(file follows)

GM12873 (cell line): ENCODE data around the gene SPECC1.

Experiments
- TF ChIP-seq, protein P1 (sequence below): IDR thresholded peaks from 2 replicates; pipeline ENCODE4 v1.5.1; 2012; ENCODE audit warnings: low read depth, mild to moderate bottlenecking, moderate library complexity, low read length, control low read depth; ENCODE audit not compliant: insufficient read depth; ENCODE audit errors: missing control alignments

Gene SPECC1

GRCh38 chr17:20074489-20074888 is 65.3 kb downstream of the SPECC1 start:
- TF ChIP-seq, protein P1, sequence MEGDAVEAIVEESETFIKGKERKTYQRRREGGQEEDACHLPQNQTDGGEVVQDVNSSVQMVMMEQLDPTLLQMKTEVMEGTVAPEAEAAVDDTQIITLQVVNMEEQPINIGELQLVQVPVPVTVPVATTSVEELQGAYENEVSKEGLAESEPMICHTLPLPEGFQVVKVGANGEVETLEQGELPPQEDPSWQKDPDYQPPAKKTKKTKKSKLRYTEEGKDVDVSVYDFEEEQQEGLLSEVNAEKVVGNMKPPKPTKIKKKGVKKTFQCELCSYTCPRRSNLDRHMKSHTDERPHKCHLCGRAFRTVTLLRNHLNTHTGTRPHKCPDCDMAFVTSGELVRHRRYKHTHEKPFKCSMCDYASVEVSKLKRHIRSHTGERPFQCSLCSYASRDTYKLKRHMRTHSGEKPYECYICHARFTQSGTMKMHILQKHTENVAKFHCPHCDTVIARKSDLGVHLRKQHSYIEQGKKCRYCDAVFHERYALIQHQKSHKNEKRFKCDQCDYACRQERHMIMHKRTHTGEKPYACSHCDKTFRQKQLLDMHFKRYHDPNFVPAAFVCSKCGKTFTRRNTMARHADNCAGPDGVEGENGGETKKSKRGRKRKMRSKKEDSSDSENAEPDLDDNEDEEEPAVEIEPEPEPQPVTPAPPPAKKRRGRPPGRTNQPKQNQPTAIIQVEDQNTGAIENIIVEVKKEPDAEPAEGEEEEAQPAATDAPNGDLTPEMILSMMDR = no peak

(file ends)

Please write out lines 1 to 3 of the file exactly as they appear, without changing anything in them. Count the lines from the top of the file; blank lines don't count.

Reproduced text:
GM12873 (cell line): ENCODE data around the gene SPECC1.

Experiments
- TF ChIP-seq, protein P1 (sequence below): IDR thresholded peaks from 2 replicates; pipeline ENCODE4 v1.5.1; 2012; ENCODE audit warnings: low read depth, mild to moderate bottlenecking, moderate library complexity, low read length, control low read depth; ENCODE audit not compliant: insufficient read depth; ENCODE audit errors: missing control alignments